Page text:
Being the most powerful man in the world isn’t what it used to be. US president Barack Obama is currently being ridiculed for his apparent inability to decide how to handle the conflict in Syria. American power, critics argue, is being squandered and actively undermined by a prevaricating president who emboldens his enemies. What we need, the argument goes, is more a decisive and consistent approach to foreign policy.
Such analyses are a misleading, but heady cocktail of nostalgia, wishful thinking and a misplaced faith in the remedial potential of military power. They are also a painful reminder that the only thing we learn from history is that we don’t learn anything from history.
The contrast between Obama and his predecessor is striking and, remarkably enough, is not one that necessarily favors the incumbent. George W. Bush famously described himself as “the decider”. Bush’s great advantage in this regard was that he could make decisions untroubled by any awareness of complex contingent circumstance or the possible lessons of history.
The fact that no-one has ever succeeded in subduing Afghanistan, for example, gave no pause for thought to the neoconservative grand strategists of the Bush era. Belief in the righteousness of the cause and efficacy of overwhelming force would ensure success for a leader bold enough to size the moment.
The intervention in Iraq is likewise a continuing reminder of the follies hubris can inspire. It is not necessary to catalogue the immense death and destruction that has ensued to make a simple point: who now thinks it was worth it? What strategic objective was achieved? Even more pointedly, what humanitarian cause was served by an intervention that directly undermined America’s material power and influence in the world?
The American people are understandably nervous about getting involved in yet another conflict - this time, in Syria - which seems to have little immediate relevance to them and no obvious measure of success. In such circumstances, any leader might think twice before inflicting yet another potentially draining, open-ended military struggle on a war-weary population.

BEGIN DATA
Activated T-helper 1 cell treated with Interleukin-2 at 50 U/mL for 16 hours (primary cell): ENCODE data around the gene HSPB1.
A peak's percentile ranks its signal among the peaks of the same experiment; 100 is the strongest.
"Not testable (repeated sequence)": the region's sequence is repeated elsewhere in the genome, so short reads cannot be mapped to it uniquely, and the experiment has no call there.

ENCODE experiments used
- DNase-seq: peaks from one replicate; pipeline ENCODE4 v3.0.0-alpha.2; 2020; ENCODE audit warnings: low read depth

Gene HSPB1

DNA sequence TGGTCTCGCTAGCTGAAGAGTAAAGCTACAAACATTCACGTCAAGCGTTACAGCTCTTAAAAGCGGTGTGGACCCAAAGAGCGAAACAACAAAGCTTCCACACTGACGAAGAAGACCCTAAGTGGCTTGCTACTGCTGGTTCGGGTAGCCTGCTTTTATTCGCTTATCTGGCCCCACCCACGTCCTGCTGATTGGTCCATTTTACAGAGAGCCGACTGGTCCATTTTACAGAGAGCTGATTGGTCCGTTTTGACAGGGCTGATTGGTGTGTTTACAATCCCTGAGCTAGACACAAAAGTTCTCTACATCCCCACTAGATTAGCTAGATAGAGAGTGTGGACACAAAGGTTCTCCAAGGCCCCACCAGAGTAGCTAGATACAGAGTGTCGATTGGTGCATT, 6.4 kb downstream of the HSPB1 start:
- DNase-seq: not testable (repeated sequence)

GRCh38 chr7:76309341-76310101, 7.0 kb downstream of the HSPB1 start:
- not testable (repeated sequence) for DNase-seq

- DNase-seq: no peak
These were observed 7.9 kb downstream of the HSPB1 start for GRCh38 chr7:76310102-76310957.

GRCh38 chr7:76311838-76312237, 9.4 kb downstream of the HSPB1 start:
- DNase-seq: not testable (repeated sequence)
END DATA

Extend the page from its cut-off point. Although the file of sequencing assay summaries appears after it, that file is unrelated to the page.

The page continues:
But to Obama’s credit there would seem to be more than a simple calculation of electoral advantage at work here. Obama is, after all, a second term president who will not have to face the voters again. He plainly doesn’t want his legacy to be yet another unresolved conflict in the Middle East in which the goals are unclear much less achievable. Prevarication in such circumstances is not only understandable, it is actually praiseworthy.
But, the critics will say, the United States has an historic mission and a special responsibility to maintain order in the international system. Perhaps. But Obama also recognises that international action may be more sustainable in the long-run if it has both domestic and international support. Legitimacy may be hard to measure, but the invasion of Iraq is a reminder of what disillusion and division its absence can cause.
There may be an even more compelling reason for hesitating on the brink of action, however. To act and to unambiguously fail would not serve any American interest and it would certainly not do anything for the troubled peoples of Syria. Not only would the US be revealed to be a diminished and impotent titan yet again, but it would also shine a revealing and unwelcome light on the underlying realities of the contemporary international system.
Where is the much-invoked but seldom identified “international community” in all of this? The dispiriting reality is that there is no such thing, of course. True, it may be possible to round up the usual suspects in ad hoc coalitions of the western willing, but this is hardly an international community. Expecting America to do the heavy lifting in trying to impose order when the divisions between friend and foe are unclear and the ultimate goal remains undefined is a recipe for disaster.
Britain’s decision not to become involved in the Syrian conflict may have helped avert another high profile Anglo-American collaboration, the only certain outcome of which would have been confirm resentments about the asymmetrical nature of international power.
There may, indeed, be much to be said for confronting despots. But before deciding to add to the growing mounds of the dead, a little rumination doesn’t seem unreasonable. Killing people, even strangers at a distance, is not something that should be undertaken lightly. It is worth remembering that some people are alive today who would undoubtedly be dead if the pro-war lobby had prevailed. Whether chemical weapons are any worse than state-of-the-art missile technology in this regard is a moot point.
One thing is clear though: even in the unlikely event that military action can determine the outcome in Syria, it would be a Pyrrhic victory at best. At some stage a political agreement will have to be reached. This applies at the international level, too. The Americans may not like them much but we all have to recognise that if there is an international community, the likes of Russia are presumably part of it too.
The institutions of international diplomacy may be notoriously feeble. Negotiations may be tedious, drawn-out and inconclusive. But negotiations don’t kill people. As Winston Churchill famously pointed out, jaw-jaw is better than war-war. If this is what prevarication and weakness looks like, let’s have more of it.